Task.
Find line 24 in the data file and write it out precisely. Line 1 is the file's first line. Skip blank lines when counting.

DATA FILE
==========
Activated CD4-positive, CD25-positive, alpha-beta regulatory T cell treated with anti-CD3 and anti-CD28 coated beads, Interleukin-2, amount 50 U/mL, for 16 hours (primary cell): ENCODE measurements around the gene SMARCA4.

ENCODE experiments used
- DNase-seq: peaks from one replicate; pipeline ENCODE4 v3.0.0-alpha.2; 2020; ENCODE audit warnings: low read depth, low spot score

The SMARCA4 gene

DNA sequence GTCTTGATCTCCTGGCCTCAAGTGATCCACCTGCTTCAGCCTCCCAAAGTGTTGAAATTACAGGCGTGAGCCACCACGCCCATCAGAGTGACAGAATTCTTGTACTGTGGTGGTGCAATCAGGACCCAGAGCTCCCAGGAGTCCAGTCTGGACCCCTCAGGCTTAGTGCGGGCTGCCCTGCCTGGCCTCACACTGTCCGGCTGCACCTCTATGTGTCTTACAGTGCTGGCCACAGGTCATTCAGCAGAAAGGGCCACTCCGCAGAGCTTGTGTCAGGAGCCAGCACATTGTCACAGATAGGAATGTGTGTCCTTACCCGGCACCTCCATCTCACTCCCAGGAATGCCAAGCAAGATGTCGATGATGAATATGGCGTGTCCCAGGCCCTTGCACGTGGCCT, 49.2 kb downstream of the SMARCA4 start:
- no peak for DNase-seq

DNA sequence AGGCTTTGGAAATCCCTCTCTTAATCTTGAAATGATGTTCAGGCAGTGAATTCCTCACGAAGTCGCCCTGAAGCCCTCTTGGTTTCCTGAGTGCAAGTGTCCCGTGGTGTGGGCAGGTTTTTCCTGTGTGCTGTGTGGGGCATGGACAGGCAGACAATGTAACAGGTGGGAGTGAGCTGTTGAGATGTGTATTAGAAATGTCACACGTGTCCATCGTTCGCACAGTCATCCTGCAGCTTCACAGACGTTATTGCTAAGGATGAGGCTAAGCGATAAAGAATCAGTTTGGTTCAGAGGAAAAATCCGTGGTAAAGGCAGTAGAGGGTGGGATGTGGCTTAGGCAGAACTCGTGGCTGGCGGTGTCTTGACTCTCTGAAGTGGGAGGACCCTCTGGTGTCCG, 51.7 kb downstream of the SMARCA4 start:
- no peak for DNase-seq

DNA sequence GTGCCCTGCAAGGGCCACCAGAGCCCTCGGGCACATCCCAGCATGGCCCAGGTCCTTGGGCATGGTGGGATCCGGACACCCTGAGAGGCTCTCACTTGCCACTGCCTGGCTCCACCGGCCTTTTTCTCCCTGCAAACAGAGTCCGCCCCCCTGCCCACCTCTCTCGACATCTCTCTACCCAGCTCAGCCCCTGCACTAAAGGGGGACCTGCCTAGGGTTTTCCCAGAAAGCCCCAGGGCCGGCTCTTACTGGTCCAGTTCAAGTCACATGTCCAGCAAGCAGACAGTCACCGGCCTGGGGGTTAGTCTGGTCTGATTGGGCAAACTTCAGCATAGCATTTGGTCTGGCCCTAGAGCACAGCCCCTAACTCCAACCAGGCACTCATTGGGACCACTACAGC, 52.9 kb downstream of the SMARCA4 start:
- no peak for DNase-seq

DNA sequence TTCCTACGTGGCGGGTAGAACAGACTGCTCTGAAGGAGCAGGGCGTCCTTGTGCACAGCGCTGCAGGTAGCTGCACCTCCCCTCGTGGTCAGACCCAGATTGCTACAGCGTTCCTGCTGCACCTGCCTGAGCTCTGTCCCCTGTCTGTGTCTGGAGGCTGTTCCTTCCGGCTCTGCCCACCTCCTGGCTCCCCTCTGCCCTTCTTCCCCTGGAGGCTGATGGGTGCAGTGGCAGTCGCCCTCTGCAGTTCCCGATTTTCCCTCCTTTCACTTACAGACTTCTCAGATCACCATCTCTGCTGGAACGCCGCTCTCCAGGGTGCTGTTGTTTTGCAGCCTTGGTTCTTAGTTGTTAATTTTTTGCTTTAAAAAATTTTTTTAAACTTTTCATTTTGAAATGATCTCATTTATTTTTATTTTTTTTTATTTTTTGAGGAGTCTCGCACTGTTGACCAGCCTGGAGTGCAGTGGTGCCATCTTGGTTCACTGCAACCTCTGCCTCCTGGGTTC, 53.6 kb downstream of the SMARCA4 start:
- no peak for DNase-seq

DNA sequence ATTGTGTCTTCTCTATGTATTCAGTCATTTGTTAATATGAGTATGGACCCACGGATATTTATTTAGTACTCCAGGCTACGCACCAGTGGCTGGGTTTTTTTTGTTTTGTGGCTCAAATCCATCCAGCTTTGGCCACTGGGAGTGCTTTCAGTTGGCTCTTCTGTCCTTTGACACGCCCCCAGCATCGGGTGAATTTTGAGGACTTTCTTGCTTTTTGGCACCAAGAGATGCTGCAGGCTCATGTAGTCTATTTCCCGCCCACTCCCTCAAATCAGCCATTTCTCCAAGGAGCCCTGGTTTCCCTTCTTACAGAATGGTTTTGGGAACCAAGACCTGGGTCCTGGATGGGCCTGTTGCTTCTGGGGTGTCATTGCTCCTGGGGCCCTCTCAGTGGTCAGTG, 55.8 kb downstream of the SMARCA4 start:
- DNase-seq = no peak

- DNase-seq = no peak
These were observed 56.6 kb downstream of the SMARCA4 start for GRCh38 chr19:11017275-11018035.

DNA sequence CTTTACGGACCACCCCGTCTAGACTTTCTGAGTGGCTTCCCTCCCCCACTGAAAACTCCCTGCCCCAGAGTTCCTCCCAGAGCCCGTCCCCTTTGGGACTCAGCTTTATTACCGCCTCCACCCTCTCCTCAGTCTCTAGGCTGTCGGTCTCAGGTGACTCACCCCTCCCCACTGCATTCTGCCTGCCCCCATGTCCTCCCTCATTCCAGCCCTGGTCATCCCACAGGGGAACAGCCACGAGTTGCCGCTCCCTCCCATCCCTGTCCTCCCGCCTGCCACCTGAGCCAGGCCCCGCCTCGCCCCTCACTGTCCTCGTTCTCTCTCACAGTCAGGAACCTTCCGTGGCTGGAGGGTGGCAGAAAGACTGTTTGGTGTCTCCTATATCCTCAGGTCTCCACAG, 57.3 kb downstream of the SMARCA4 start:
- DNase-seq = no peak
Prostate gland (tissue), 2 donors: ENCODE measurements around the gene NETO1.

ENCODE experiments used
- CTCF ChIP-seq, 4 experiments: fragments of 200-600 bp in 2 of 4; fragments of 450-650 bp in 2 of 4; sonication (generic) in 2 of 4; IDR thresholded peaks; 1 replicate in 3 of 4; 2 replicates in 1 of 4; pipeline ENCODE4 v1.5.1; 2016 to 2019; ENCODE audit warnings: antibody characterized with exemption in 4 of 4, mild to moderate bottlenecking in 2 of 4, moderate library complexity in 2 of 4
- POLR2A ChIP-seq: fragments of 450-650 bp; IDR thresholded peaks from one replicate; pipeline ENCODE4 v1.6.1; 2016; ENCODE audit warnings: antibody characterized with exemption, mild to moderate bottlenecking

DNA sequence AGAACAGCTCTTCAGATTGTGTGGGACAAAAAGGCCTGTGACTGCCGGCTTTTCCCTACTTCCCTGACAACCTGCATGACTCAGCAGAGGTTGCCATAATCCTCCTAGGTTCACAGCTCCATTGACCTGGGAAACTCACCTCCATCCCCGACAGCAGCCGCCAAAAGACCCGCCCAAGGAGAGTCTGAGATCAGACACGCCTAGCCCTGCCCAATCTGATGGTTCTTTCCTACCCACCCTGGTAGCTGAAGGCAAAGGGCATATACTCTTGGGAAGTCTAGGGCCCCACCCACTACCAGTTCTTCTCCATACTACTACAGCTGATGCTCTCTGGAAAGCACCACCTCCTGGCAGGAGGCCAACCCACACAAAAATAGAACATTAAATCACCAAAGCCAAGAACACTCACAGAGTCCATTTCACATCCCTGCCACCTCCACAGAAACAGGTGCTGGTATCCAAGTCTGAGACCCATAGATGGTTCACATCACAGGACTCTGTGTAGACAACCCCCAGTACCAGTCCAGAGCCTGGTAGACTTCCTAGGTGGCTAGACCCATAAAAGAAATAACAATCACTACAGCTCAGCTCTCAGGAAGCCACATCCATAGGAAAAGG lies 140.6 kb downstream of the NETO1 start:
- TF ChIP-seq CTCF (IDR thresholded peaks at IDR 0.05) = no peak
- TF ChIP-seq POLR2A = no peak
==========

- TF ChIP-seq CTCF (IDR thresholded peaks at IDR 0.05) = no peak